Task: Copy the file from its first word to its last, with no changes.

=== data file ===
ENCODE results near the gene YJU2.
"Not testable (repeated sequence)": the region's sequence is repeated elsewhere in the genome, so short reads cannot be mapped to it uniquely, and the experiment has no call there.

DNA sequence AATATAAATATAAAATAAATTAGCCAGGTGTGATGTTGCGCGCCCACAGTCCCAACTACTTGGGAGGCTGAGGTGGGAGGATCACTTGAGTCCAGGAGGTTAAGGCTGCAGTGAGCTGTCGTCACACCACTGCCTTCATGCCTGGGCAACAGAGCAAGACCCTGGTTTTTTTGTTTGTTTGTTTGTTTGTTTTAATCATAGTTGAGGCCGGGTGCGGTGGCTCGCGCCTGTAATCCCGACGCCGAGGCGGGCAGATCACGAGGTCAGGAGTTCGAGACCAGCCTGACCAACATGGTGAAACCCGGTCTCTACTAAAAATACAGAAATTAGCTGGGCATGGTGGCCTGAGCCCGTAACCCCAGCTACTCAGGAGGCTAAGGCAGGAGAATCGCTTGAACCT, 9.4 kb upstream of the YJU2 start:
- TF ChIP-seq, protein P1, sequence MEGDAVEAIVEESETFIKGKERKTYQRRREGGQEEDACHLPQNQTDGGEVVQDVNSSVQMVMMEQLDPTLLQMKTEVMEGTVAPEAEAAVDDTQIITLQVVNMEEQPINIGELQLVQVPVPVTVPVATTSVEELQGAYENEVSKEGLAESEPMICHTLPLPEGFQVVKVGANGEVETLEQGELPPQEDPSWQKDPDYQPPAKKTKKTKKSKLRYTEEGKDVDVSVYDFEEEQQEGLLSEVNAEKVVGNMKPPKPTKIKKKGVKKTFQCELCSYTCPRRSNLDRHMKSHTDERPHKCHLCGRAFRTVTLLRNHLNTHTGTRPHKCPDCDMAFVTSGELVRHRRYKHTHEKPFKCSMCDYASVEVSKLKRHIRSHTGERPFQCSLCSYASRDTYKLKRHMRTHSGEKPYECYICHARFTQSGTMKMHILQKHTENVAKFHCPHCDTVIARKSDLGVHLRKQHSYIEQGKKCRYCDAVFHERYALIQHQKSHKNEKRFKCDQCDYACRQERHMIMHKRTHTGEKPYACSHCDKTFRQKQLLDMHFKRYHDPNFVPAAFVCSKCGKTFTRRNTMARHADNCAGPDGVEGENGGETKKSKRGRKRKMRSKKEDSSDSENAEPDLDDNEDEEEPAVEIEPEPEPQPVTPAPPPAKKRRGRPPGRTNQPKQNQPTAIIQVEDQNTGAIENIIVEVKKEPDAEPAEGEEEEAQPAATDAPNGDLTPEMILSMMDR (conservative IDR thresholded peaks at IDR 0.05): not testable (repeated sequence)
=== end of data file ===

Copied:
ENCODE results near the gene YJU2.
"Not testable (repeated sequence)": the region's sequence is repeated elsewhere in the genome, so short reads cannot be mapped to it uniquely, and the experiment has no call there.

DNA sequence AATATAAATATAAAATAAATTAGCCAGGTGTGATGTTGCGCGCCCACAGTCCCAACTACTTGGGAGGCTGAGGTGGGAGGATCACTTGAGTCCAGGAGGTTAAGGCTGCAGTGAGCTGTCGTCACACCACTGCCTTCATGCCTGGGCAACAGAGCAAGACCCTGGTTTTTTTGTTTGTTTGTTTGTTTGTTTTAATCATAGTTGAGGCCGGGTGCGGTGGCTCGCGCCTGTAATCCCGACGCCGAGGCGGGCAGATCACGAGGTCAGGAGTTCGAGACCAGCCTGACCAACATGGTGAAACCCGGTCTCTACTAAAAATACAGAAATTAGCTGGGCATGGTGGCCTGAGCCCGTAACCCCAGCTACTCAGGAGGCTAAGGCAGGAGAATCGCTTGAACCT, 9.4 kb upstream of the YJU2 start:
- TF ChIP-seq, protein P1, sequence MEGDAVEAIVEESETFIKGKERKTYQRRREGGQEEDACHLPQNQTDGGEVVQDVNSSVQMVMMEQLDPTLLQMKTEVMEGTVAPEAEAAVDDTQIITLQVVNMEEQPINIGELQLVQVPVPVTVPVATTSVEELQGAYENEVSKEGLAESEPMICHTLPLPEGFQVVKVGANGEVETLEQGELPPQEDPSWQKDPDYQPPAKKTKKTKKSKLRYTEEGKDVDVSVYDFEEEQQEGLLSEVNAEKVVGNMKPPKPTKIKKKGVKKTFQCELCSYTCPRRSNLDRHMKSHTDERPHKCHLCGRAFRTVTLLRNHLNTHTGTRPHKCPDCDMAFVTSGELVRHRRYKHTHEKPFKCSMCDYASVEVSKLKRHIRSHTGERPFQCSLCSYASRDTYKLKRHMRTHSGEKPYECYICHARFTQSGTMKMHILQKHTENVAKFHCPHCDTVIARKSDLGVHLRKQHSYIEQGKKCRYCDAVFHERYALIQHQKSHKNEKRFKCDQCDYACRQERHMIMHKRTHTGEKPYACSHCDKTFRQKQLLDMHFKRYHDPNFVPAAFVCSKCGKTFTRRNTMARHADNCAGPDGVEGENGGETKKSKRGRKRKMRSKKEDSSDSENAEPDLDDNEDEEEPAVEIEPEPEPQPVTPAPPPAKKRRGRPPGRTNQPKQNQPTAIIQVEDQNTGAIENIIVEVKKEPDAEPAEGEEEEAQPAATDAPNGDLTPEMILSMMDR (conservative IDR thresholded peaks at IDR 0.05): not testable (repeated sequence)